In May 2015, we published our first survey of the terms of unicorn financings. That survey covered financings undertaken by US based unicorns in the 12 month period ended March 31, 2015, and is available at www.fenwick.com/unicornsurvey.
This is our second unicorn survey and it covers financings undertaken by US based unicorns during the 9 month period ended December 31, 2015. We believe that it covers virtually all such unicorn financings that occurred during the period.
The purpose of this survey is to provide information on the current terms of unicorn financings, and to identify trends in changes in those terms over time.
Overview of Results
The highlights of the results of our survey are as follows:
At a high level, the results of this survey are similar to the results of our prior survey. The main difference is that the number of unicorn financings increased in the current period, despite the current survey covering a shorter period of time than the prior survey.
However, upon further analysis, the beginning of the period covered by the survey was markedly stronger than the end of the period covered by the survey.
This difference was especially noticeable in the fourth quarter, which saw a significant decline in the number of financings and valuations, and a significant increase in the use of more investor friendly terms such as senior liquidation preferences, IPO protection terms and upside benefits.
An interesting aspect of the fourth quarter financings is that half of the financings had valuations in the $1.0-1.1 billion range. This could signal that companies were trying to attain a unicorn valuation, and may have been willing to be more flexible on other terms to attain that valuation. If so, this could have contributed to the more investor friendly terms in the fourth quarter.
For the survey as a whole, the use of IPO protection terms that provided investors not only with downside protection, but also a premium on the unicorn price, increased compared to our prior survey. The average premium was 60% of the unicorn price.
The per share price for the unicorn financings covered by this survey was, on average, 57 times higher than the per share price of such company’s Series A financing. This multiple is obviously very large, and could result in early stage investors having different views of a company’s preferred liquidity time frame and strategic path than later stage investors.
As with our prior survey, investors in the financings covered by this survey continued to receive more “downside” protection for acquisitions than for IPOs. This could result in investors in unicorns whose value subsequently declines receiving returns that will vary significantly depending on whether the company chooses an acquisition or IPO as its liquidity path. This could also cause early and late stage investors to have different views of a company’s preferred strategic path.
The percentage of unicorn financings led by non-venture capital investors such as mutual funds and hedge funds increased to 84% during the period covered by the survey, and investors on average acquired 9% of the company in the unicorn financing.
The detailed results of our survey are as follows:
* We note that breaking out data by quarter, as we have done in this survey, results in a more limited sample size for each individual quarter, but we felt that it was valuable to do so to see the trends over the course of the survey period.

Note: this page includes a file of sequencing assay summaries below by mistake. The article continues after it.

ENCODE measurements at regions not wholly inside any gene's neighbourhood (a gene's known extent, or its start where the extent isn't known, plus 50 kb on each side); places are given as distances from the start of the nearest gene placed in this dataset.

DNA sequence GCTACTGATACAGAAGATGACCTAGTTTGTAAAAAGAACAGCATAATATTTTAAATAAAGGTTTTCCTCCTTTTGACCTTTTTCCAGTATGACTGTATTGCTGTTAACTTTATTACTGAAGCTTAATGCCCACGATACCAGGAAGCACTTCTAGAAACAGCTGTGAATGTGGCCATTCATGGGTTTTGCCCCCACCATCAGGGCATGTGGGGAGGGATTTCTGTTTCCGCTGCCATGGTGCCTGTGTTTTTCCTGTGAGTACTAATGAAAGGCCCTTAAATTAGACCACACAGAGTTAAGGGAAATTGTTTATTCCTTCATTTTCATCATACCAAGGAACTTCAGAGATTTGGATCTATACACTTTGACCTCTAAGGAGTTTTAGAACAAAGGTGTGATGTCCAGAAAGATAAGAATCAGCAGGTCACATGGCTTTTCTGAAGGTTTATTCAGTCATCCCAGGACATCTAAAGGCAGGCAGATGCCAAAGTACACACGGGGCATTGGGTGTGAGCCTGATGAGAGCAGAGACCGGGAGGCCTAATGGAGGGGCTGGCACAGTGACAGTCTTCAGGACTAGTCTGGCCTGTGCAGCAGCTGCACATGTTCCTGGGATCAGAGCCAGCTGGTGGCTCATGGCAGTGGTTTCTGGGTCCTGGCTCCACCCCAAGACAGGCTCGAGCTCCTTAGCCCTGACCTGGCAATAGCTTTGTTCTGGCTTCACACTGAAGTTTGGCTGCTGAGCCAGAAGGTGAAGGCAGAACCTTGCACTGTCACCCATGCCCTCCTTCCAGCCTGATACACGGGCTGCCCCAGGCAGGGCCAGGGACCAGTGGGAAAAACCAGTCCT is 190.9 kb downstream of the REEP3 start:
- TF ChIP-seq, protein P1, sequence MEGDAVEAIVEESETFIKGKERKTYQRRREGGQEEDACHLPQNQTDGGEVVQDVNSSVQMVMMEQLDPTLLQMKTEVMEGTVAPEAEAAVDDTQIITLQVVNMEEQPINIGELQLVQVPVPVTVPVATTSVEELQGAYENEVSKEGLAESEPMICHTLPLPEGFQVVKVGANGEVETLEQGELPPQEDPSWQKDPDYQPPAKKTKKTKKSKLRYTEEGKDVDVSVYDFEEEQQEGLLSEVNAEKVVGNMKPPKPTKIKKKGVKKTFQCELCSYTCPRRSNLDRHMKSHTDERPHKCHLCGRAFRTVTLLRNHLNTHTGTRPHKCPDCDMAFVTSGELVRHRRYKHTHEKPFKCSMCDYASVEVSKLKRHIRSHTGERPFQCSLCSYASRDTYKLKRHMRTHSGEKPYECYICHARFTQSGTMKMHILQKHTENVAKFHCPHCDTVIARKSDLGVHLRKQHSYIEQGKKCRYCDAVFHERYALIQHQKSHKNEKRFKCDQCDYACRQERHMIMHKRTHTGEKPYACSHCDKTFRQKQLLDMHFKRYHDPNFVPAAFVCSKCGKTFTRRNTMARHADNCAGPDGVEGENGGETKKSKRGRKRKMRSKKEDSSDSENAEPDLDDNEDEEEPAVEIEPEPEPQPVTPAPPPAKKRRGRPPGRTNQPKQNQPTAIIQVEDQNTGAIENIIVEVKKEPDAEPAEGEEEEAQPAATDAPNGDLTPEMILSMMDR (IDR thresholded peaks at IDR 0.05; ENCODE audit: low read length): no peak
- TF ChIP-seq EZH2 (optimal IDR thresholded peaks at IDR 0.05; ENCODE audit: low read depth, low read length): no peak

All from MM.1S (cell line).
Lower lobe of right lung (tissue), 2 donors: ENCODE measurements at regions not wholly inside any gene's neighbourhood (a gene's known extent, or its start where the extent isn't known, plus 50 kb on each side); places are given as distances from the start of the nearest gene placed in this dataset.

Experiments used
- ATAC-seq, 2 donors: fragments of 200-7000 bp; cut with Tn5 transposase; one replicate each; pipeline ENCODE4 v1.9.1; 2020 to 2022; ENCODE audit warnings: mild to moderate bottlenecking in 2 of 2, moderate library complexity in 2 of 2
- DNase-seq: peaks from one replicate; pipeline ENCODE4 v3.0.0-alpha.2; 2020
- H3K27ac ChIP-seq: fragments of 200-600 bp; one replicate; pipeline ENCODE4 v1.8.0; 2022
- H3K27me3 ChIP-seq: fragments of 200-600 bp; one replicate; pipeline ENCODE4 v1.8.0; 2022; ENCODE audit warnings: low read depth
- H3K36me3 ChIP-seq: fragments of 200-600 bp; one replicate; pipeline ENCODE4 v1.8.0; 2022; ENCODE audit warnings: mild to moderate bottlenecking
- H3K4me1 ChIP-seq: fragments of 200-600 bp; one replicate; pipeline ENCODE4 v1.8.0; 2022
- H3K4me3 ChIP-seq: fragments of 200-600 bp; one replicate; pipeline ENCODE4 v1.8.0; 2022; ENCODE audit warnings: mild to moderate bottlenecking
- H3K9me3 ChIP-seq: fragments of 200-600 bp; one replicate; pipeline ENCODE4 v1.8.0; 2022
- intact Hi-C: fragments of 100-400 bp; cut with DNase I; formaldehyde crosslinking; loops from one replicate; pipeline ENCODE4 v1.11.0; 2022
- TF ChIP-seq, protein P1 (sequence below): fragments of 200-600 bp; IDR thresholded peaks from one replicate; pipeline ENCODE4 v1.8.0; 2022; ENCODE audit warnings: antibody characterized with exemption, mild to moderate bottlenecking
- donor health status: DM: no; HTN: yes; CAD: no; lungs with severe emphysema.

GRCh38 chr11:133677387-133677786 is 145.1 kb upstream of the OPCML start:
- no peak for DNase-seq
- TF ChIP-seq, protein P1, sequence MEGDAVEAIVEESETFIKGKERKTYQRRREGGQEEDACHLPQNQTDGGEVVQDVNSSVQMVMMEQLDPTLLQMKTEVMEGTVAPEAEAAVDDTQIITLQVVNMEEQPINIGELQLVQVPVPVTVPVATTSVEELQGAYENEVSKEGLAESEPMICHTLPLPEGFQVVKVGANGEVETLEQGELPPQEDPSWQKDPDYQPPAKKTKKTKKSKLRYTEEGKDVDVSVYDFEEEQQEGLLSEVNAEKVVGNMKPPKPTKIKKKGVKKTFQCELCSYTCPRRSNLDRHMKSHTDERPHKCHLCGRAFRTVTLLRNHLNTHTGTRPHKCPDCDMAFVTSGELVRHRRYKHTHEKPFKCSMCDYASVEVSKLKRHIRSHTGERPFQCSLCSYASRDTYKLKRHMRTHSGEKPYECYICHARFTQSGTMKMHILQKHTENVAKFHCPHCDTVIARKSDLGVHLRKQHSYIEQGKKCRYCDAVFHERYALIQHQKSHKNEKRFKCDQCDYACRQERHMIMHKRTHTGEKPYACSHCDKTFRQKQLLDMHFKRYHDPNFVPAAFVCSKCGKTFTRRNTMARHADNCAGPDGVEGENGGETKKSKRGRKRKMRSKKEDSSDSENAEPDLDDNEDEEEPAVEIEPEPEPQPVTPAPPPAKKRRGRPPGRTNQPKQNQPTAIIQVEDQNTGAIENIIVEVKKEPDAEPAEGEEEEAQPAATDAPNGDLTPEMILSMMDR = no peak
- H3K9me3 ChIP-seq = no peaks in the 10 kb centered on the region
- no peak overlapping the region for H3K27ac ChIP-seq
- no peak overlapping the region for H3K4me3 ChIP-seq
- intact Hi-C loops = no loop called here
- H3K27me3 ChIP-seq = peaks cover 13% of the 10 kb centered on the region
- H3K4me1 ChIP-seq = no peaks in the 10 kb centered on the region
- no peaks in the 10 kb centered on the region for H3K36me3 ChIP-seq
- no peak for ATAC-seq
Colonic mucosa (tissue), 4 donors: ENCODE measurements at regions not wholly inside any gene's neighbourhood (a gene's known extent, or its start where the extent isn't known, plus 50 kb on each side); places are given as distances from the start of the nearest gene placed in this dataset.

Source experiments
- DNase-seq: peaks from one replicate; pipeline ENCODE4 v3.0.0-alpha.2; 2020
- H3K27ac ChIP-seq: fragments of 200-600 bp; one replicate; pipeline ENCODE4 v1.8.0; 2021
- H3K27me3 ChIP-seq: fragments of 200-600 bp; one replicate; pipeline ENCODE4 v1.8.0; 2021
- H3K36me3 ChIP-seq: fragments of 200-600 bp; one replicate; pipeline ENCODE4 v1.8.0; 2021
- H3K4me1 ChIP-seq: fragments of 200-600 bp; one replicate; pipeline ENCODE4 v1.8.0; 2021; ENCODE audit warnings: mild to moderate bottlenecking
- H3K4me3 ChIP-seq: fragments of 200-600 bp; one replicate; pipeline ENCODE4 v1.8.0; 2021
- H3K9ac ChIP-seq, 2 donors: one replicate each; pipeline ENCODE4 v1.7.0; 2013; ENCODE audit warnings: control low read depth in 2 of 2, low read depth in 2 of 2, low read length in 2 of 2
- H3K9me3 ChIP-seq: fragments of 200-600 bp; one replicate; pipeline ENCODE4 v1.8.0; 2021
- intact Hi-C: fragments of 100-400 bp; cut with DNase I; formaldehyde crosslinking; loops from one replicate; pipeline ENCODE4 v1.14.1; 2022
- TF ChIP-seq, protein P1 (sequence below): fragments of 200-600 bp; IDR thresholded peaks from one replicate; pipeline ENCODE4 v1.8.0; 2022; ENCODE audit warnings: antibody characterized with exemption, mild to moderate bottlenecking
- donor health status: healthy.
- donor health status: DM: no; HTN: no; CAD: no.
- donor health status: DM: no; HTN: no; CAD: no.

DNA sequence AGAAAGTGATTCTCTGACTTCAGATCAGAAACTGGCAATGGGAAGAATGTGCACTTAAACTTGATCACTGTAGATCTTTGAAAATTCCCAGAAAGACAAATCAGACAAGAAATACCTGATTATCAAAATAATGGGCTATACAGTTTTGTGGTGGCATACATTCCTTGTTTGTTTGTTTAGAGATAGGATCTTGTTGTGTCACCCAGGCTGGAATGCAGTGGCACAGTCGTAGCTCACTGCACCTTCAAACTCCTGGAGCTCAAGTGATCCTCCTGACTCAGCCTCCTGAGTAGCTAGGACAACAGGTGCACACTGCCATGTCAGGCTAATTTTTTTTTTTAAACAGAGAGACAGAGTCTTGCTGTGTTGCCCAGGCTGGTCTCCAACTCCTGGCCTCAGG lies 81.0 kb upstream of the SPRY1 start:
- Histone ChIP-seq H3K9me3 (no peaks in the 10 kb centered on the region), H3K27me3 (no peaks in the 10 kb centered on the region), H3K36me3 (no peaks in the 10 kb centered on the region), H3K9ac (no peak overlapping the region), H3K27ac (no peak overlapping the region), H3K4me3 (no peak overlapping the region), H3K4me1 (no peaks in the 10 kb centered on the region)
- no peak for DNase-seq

** A blank line indicates that we did not collect this information in the prior survey.
* One company had a nearly 1700% up round in 4Q15. If this financing was excluded, the average per share percentage price increase from the prior financing round for 4Q15 would have been 121%.
* A “blocking right” means that the unicorn investors’ preferred stock will not automatically convert into common stock on an IPO unless the IPO price is at least as high as the previously agreed price. As the conversion of all preferred stock into common stock is almost always required for an IPO, if the agreed price is not met the company and investors will need to resolve the issue. This can result in the issuance of additional shares to the unicorn investors as consideration for the investors agreeing to convert their shares of preferred stock into common stock.
Although this report focuses on the rights provided to investors in unicorn financings, it is important to understand that these rights are not permanent or unchangeable. Rather, investors can lose these rights in certain circumstances, most notably as part of future financings in which investors who do not participate in the financing can be deprived of previously granted rights (“pay to play financings”). The use of pay to play financings increases during downturns in the venture environment, when it is more difficult for companies to raise capital and companies look for ways to encourage investment. And even if investors have sufficient voting rights or financial ability to protect their rights in pay to play financings, companies in need of additional funds might find it necessary to provide new investors liquidation or other rights superior to their unicorn (and other) investors to attract needed capital. This happened frequently when the dotcom bubble burst in the early 2000s. Although the use of structures that reduce or eliminate outstanding investor rights is uncommon during most of the venture cycle, they become more common during significant downturns in the venture economy.